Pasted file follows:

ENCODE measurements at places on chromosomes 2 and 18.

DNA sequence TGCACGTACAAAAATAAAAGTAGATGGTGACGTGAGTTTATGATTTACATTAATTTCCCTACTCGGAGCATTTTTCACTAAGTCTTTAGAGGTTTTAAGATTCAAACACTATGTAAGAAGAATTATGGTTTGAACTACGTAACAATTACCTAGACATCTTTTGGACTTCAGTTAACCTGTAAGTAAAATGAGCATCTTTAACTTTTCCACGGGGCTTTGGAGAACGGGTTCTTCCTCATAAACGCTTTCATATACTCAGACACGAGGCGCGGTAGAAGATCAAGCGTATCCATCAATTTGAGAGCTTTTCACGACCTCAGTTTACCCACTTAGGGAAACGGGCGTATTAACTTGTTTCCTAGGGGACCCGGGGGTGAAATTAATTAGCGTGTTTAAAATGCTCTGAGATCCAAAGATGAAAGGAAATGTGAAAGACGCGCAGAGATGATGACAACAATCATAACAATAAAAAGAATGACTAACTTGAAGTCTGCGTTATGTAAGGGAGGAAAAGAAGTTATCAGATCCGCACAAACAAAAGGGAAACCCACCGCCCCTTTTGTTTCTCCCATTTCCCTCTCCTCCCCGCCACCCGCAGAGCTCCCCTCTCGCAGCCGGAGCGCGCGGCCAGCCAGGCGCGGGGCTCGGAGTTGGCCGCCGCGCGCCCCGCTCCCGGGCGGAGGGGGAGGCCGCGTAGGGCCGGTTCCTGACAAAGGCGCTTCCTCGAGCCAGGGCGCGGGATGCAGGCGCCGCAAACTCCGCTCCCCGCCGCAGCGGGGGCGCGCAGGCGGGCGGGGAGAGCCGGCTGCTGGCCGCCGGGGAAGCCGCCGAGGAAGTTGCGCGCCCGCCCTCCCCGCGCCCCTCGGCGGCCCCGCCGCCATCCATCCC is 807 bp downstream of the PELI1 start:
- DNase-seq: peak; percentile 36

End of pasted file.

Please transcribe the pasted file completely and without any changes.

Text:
ENCODE measurements at places on chromosomes 2 and 18.

DNA sequence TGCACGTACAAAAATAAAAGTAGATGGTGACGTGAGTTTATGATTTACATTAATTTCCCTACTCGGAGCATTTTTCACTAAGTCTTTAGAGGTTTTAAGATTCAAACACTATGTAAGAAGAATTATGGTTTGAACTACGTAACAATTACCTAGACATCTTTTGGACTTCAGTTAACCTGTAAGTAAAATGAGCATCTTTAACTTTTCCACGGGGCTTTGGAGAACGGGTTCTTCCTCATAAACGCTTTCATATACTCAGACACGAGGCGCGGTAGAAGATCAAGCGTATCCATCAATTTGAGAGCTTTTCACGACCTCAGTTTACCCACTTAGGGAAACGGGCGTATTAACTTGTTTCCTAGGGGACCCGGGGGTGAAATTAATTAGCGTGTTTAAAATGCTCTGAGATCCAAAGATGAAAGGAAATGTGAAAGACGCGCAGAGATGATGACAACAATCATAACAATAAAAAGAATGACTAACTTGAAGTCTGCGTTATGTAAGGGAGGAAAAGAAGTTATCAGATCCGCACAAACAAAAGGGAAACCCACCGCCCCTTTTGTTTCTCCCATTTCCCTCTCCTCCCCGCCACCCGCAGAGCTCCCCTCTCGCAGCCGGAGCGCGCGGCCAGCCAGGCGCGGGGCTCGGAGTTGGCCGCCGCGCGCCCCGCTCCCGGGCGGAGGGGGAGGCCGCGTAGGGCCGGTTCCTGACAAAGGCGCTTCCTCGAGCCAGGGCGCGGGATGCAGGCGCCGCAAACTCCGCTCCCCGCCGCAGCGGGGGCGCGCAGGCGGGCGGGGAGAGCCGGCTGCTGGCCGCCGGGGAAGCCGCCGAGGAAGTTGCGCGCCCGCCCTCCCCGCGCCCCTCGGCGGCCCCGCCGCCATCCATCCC is 807 bp downstream of the PELI1 start:
- DNase-seq: peak; percentile 36